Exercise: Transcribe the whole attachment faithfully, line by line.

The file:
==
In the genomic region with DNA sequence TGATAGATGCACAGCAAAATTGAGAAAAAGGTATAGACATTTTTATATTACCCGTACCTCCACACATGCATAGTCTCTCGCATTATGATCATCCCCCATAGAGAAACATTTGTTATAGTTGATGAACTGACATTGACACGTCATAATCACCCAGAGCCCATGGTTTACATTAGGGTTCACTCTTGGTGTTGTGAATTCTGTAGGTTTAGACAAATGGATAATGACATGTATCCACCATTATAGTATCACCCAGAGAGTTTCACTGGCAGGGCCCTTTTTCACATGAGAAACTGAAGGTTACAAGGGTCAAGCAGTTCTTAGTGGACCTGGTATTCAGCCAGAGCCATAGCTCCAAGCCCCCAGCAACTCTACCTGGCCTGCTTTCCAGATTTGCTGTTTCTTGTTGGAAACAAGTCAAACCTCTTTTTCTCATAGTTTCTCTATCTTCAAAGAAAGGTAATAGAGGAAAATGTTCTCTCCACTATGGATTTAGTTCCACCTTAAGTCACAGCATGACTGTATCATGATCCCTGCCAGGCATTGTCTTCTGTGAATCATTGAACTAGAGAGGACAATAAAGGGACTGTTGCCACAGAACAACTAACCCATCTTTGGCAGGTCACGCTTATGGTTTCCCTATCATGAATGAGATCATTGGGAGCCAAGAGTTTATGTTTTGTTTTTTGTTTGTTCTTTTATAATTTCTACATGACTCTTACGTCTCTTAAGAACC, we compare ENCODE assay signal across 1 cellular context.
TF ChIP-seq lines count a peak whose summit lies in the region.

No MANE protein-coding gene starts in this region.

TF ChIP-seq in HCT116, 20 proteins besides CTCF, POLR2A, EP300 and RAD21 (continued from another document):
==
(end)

In the genomic region with DNA sequence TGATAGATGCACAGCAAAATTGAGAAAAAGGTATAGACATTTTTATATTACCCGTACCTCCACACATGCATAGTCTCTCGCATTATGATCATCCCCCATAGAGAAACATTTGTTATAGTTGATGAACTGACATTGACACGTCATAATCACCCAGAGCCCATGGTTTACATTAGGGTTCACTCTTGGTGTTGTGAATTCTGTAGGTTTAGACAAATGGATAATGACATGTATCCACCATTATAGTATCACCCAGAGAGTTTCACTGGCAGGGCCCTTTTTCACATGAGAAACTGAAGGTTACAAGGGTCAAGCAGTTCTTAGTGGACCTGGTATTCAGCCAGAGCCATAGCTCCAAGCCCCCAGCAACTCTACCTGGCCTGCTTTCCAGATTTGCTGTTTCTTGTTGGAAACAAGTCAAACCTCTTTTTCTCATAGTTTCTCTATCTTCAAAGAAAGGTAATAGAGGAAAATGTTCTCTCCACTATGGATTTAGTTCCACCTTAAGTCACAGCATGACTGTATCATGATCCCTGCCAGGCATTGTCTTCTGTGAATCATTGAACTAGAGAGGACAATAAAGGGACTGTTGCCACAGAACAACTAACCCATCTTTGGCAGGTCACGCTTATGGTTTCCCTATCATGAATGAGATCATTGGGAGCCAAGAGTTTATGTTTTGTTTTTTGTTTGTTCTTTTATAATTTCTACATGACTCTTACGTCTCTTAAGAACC, we compare ENCODE assay signal across 1 cellular context.
TF ChIP-seq lines count a peak whose summit lies in the region.

No MANE protein-coding gene starts in this region.

TF ChIP-seq in HCT116, 20 proteins besides CTCF, POLR2A, EP300 and RAD21 (continued from another document):